My final list based on these conditions was – C++, Golang & Java. I always prefer C/C++ when performance is paramount criteria but it has a large learning curve and things can go haywire quickly if you don’t have a very experienced team so I moved to the next option. We already have a few services which are using Golang for a few years. I like it. It’s really easy & quick to write a high-performance application using Golang. It has exciting features that helped it to grow it’s community fast. But I personally feel that it’s not as seasoned as C/C++ or Java and it requires more support from the community to grow its ecosystem of high-performance libraries and tools. We had quickly scaled our services using Golang but struggled to scale it further. Our next nominee was Java. Well, I personally would not have favored any VM based language for our application but I had recently studied some high-performance low latency applications developed in Java in the High-Frequency trading & Finance domain. They had displayed exciting results and it was satisfying all our criteria so we decided to try it for another project as POC before the main project. We experimented with a lot of things like different JVMs, GC policies & parameters, high-performance data structures, different application designs, etc, and then we finally settled for Java. All of it was possible because of the large and mature community of Java. There is a lot going on in the Java world. I am really impressed by the two new garbage collectors – Shenandoah & ZGC (experimental). * = Minor experience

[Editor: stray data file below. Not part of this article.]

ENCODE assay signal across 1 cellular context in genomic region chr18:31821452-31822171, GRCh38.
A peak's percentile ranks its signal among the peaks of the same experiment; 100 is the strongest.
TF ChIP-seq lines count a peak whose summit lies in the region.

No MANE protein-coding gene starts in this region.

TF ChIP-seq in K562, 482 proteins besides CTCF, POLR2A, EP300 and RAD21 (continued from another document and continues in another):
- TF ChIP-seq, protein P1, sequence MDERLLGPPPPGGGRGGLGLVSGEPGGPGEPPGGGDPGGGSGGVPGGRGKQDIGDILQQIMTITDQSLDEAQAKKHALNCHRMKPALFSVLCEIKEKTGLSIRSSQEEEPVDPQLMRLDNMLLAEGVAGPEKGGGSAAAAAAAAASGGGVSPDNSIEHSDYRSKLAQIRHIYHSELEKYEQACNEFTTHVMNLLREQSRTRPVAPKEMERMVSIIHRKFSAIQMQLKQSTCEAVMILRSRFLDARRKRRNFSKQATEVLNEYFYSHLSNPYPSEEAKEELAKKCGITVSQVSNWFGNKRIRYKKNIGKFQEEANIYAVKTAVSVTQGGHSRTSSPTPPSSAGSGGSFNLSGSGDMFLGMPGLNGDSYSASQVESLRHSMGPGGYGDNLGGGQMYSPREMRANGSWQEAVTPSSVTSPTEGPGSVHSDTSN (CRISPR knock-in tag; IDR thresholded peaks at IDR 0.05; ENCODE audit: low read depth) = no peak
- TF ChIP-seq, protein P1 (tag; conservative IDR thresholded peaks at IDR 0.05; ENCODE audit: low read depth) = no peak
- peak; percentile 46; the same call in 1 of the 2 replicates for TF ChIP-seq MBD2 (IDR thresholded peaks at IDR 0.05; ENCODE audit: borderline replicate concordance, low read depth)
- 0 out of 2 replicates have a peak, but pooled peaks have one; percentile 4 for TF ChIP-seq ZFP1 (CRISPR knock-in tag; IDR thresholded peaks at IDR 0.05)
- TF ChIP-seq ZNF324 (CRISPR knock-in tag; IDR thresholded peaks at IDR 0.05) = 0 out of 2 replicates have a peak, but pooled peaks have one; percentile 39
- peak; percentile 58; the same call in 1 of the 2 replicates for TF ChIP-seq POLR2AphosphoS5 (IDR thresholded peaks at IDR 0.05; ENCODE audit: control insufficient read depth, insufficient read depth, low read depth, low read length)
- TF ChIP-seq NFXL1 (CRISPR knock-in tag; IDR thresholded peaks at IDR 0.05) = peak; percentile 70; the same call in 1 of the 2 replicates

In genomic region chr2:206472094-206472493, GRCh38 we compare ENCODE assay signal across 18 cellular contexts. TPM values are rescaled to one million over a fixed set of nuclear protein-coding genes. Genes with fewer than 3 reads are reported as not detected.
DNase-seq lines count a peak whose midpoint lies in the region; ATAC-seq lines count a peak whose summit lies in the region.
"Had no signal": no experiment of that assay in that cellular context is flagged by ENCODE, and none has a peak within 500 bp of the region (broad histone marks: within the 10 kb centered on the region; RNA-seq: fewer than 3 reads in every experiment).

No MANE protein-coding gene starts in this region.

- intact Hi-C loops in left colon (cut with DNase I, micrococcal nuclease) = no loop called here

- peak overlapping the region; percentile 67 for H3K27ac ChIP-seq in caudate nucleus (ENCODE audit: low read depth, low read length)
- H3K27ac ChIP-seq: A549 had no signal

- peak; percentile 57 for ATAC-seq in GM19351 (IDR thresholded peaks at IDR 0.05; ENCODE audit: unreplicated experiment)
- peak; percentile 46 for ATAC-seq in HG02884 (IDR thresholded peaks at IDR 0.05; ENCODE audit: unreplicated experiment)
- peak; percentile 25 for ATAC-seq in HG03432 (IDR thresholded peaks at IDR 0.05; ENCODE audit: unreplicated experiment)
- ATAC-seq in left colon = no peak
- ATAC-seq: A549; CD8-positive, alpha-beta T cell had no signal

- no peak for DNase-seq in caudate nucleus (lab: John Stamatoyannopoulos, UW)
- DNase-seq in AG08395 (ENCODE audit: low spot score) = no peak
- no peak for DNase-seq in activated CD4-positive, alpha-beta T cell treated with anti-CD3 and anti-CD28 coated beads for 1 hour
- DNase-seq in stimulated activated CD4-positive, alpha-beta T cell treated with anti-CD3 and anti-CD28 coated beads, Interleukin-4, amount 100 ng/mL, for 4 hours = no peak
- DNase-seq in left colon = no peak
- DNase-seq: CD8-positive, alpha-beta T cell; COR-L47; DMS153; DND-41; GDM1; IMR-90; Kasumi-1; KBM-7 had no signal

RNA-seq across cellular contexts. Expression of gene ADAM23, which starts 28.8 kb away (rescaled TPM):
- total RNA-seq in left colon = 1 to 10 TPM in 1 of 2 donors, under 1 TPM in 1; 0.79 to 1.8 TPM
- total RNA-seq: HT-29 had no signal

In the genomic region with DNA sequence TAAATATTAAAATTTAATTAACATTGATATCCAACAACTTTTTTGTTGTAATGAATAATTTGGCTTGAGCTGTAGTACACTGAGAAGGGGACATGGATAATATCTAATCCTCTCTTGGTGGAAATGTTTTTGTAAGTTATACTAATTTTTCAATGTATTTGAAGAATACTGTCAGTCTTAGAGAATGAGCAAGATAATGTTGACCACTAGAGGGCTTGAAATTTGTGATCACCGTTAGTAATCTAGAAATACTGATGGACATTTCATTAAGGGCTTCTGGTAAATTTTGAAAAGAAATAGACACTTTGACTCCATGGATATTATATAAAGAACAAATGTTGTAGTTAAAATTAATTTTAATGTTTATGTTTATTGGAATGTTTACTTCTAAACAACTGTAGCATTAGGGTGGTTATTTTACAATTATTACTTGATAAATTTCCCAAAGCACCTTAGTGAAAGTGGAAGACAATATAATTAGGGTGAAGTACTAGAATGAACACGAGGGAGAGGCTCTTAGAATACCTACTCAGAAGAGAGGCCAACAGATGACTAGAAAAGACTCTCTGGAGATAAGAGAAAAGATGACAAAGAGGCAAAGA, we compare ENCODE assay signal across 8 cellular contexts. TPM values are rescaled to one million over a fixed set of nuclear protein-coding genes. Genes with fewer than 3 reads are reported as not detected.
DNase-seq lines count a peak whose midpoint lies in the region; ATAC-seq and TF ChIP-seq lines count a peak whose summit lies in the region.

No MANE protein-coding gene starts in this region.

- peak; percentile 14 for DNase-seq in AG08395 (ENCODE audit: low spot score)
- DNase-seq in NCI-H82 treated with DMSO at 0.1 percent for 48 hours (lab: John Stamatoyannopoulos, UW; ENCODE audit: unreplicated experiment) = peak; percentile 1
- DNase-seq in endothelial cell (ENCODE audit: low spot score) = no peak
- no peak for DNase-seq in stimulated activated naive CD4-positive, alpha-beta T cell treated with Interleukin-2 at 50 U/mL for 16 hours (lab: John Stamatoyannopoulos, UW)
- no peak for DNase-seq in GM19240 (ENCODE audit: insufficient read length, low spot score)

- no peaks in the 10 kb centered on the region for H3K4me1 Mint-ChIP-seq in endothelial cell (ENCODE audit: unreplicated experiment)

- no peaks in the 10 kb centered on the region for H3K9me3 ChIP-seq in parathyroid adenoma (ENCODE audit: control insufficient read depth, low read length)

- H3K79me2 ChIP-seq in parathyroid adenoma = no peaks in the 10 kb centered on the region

Software development & profiling